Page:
Joy Class Androids

Debriefing Captain Castrux

With drinks in hand, Lieutenant Castrux strolled over to one of the many tables that adorn ten-forward. Patiently, Lt. Mudd awaits to give her retrospective on the recent ill fated simulation. Salvador hands Joy her water, and precedes to sit down with his ice tea.

Joy smiled, but the smile didn't reach her eyes. "Do you want me to be gentle, or are you chasing after a big chair some day?"

Castrux was less restrained. "Well Joy, I think I'd like to be a captain someday."

"That's human enough. Me, I'm worried. They keep promoting me?" The alarm in Joy's voice was serious at this prospect. "But this is my second time around in these drills. My role seems to be to cry that all is lost about when we lose our warp core while the opposition is fully operational."

Sal nodded. "The problem was that if we didn't let the marines kill something we'll have another incident like what happen to Case. As for in the sim, we had to get troops down on the planet and protect the colony or lose thousands more."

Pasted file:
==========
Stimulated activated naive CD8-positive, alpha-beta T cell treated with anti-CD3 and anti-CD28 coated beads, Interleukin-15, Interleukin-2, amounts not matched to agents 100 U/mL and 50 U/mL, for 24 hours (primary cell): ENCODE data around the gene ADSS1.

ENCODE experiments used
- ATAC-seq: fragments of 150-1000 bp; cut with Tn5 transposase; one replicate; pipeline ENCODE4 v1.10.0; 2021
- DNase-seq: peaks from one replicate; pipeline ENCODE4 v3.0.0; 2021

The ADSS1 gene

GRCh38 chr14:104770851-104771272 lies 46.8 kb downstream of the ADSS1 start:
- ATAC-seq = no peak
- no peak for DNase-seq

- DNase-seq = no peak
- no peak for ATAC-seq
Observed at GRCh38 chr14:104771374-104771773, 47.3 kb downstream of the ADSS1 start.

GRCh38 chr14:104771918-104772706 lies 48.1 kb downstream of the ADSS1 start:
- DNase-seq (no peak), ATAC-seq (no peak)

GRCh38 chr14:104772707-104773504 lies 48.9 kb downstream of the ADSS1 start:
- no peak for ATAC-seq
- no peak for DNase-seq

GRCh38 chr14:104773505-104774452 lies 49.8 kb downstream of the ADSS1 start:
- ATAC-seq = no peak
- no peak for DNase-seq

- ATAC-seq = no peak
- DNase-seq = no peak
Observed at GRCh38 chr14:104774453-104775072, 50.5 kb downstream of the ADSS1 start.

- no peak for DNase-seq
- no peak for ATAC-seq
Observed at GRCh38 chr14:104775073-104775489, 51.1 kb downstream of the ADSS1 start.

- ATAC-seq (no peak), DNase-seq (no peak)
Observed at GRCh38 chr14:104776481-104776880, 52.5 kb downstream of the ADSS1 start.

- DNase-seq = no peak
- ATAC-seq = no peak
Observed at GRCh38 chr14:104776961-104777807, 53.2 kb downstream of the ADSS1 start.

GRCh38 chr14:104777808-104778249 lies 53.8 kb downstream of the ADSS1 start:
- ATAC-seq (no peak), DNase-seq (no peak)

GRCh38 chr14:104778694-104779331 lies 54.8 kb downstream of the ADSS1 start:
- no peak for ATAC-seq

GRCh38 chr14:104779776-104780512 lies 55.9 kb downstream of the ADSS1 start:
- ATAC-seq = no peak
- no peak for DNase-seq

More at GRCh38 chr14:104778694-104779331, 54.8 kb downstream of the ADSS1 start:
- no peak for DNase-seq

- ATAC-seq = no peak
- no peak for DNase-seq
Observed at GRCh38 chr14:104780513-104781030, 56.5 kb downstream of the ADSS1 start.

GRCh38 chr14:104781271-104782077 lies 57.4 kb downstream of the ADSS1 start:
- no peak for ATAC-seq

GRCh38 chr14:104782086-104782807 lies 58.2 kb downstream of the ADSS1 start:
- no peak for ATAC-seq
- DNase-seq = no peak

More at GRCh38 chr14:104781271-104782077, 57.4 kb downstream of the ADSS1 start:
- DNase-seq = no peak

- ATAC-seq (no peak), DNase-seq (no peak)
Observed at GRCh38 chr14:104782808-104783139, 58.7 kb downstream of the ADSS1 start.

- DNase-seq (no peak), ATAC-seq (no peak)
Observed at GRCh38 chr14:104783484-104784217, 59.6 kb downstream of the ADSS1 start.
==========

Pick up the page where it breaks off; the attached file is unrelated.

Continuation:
"Yes. With the 'Klingon warriors' among the women and children, it would be hard to justify keeping the marines inactive." Joy's eyes were sad, almost pained. "This really bothers me. I am directed to prevent deaths, and yet in these exercises, death seems so inevitable. I am programmed to stop it, battle and death. And yet, how?"

"Yes, If I would of tried to use diplomacy we would of died right there, but in the real battle diplomacy works."

"And I'm not sure of physical sim accuracy, either. Transport range is 40,000 Km. Phaser range is 300,000 Km. Why should a Klingon come close enough to a ship with a badly damaged warp core to get hit by the ejected core? What are the odds at these ranges that a piece of debris large enough to get through shields will hit another ship? You didn't lose the ship due to poor command decision. Maybe the battle, but not the ship."